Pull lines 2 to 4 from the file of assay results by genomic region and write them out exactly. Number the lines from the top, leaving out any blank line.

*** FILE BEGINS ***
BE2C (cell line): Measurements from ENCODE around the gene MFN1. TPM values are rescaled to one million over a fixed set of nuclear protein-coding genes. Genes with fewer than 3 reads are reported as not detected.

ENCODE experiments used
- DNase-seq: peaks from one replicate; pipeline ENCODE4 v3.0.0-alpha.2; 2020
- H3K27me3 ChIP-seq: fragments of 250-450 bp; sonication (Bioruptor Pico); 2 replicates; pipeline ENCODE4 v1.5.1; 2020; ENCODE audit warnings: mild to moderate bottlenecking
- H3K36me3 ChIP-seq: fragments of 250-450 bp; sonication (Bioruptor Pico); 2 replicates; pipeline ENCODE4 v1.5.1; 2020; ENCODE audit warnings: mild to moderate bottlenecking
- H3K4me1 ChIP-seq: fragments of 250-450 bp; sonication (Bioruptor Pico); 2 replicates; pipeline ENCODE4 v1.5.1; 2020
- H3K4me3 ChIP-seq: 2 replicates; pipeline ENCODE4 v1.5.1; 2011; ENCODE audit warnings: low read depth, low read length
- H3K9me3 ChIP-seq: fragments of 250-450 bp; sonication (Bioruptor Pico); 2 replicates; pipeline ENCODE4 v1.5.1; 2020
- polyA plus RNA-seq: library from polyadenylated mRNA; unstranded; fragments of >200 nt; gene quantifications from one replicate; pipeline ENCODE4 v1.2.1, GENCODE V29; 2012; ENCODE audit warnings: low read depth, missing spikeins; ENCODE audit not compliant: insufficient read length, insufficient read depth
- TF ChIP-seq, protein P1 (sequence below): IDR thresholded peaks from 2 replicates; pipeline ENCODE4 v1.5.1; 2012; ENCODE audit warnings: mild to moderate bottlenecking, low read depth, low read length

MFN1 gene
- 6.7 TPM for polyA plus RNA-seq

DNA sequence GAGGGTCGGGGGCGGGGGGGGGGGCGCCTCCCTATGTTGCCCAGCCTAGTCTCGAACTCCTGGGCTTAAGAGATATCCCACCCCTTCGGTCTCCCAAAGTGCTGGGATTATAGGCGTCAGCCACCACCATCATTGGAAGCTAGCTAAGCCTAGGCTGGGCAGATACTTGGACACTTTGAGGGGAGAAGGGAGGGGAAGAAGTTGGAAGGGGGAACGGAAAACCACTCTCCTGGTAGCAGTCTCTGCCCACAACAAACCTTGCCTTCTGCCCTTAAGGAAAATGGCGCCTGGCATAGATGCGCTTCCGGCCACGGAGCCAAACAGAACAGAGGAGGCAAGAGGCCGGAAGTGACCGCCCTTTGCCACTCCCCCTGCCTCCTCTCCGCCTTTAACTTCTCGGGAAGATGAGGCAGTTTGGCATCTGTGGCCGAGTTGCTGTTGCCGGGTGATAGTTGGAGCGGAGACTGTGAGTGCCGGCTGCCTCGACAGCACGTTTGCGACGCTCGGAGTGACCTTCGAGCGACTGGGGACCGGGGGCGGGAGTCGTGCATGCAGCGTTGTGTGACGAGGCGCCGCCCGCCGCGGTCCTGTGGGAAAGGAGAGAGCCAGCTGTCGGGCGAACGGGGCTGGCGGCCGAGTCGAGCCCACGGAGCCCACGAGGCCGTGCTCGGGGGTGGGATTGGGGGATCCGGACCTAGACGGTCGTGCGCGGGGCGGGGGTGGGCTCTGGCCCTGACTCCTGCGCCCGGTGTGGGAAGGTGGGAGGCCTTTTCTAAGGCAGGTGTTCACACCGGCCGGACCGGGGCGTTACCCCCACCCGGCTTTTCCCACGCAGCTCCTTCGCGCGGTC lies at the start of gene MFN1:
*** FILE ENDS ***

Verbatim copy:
ENCODE experiments used
- DNase-seq: peaks from one replicate; pipeline ENCODE4 v3.0.0-alpha.2; 2020
- H3K27me3 ChIP-seq: fragments of 250-450 bp; sonication (Bioruptor Pico); 2 replicates; pipeline ENCODE4 v1.5.1; 2020; ENCODE audit warnings: mild to moderate bottlenecking